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The Eric Carle Museum
of Picture Book Art
  • 125 West Bay Road
  • Amherst, MA 01002

Hours

  • Tuesday- Friday10 am - 4 pm
  • Saturday 10am – 5pm
  • Sunday 12 pm - 5 pm

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Making Art Together

Brown Bear Turns 50: Picture Book Endpapers Display Wall

In honor of three big events this fall surrounding Brown Bear, Brown Bear, What Do You See?—the 50th Anniversary of Bill Martin Jr. and Eric Carle’s acclaimed collaboration, The Carle’s pop-up exhibition Brown Bear Everywhere (August 13 - October 9, 2016), and The Carle’s gallery exhibition Brown Bear Turns 50 (September 13, 2016 - March 19, 2017)—the Art Studio recreated the endpapers of this iconic book. Constructing them in a larger-than-life scale required careful planning and lots of helping hands.  

 Picture Book Endpapers Display Wall | Making Art With Children | The Eric Carle Museum of Picture Book Art

Our first step was to cover our wall with 36” wide white paper from a roll. Instead of collaging directly on the white background, we tore thirty-two strips from the white paper roll. In order to cover the wall, each of the colors represented in the endpapers, except white, was four strips long. (We decided to create the white strip using the negative space between two colors as Eric Carle did in the book.) Creating the display in pieces allowed us to work at a table whenever one of our staff had a few free minutes, and without disruption to any guest who might be working near the wall.

 Picture Book Endpapers Display Wall | Making Art With Children | The Eric Carle Museum of Picture Book Art

Next, we gathered large sheets of tissue paper in the colors of the endpapers and tore the short edges of the strips where they would overlap, since hard edges would be obvious once they were installed on the wall.

 Picture Book Endpapers Display Wall | Making Art With Children | The Eric Carle Museum of Picture Book Art

We created an adhesive mixture out of 1 part liquid laundry starch and 1 part tempera paint in whichever color we were working with. After coating one of the thirty-two strips with the adhesive, we lightly crinkled large sheets of tissue and placed it into the adhesive. Letting the paper crease and buckle wherever it wanted mimicked the visual texture in Carle’s endpaper art. Tearing the tissue paper after it was placed on the strips also helped create uneven edges that are characteristic of the endpapers.

 Picture Book Endpapers Display Wall | Making Art With Children | The Eric Carle Museum of Picture Book Art

 Picture Book Endpapers Display Wall | Making Art With Children | The Eric Carle Museum of Picture Book Art

Once the individual strips were collaged and dried, it was time to put them up! We started with attaching the strips with pins, to make sure all the strips fit together well on the wall. We ended up patching a lot of gaps because the paper strips shrunk while drying.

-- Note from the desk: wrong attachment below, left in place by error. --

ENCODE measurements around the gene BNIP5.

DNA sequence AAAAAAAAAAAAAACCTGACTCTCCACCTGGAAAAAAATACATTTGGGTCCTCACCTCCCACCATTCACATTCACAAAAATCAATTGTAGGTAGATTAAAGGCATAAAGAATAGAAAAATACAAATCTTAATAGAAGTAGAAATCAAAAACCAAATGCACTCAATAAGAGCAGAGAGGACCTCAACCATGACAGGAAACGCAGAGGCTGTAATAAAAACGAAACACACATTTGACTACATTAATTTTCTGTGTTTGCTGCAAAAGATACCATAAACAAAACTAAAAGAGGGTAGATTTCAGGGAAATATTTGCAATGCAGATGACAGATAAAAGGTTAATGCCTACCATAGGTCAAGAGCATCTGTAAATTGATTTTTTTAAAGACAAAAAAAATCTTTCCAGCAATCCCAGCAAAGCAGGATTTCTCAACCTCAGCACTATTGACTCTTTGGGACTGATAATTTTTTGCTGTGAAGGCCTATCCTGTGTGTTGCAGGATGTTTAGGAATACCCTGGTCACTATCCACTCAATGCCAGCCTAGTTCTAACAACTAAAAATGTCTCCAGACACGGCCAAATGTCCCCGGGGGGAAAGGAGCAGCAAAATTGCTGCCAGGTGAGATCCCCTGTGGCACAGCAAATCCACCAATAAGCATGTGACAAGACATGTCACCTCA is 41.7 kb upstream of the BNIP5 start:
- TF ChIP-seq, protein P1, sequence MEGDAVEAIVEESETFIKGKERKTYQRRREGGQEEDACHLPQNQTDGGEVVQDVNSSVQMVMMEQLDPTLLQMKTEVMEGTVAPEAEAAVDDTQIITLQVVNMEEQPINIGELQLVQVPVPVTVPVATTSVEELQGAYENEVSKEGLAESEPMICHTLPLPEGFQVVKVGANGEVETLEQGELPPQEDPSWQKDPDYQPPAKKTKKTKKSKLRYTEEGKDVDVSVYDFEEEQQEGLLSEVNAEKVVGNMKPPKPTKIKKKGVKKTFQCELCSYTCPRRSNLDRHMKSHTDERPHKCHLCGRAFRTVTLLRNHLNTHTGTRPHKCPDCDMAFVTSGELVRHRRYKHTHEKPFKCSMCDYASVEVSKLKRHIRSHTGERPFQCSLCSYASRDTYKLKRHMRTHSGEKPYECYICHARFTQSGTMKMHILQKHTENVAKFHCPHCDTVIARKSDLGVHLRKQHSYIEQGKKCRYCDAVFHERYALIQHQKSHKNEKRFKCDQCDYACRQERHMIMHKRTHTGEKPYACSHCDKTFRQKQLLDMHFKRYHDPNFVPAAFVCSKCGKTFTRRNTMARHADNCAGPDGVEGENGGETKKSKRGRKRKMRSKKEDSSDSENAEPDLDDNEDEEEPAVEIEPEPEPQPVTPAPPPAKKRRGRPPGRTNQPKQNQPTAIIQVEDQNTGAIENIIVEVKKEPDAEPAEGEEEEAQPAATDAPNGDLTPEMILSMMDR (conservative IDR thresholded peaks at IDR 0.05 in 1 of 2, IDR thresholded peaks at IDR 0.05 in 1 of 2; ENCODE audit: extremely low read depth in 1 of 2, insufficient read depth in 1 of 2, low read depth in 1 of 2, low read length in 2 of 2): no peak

Picture Book Endpapers Display Wall | Making Art With Children | The Eric Carle Museum of Picture Book Art

After another round of edge tearing referencing Brown Bear, we substituted staples for pins, and called it a day!

 Picture Book Endpapers Display Wall | Making Art With Children | The Eric Carle Museum of Picture Book Art

 Picture Book Endpapers Display Wall | Making Art With Children | The Eric Carle Museum of Picture Book Art

Our large scale recreation of Eric Carle’s endpaper art has been a hit so far in the studio. We hope you stop by and see for yourself!

Thanks to the fabulous summer art studio student staff who help with this project and this post: Leah Henry, Jamie DeSimone, Helen Austin, and Anne Hayes!

 

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We enjoy exploring materials and ideas in the Art Studio, and we’re excited to share our process with you! Please consider the following factors when adapting these posts for your learning environment: 

We facilitate a variety of programs within the Art Studio for a wide range of age groups. Please carefully consider the age appropriateness of each individual activity in your own learning environment.

Our projects are always done with adult supervision and proper safety precautions. Be sure all of your projects are overseen by adults who likewise follow proper safety precautions. The adults overseeing your project must also be responsible for handling or assisting with any potentially harmful equipment or materials. 

The Eric Carle Museum of Picture Book Art is not responsible for any damages, injuries or liabilities that result from any activities contained within this website, and we expressly disclaim any responsibility or liability therefor. From time to time, we reference materials that we have found to be particularly important in our projects. We do not receive any monetary compensation for recommending materials. 

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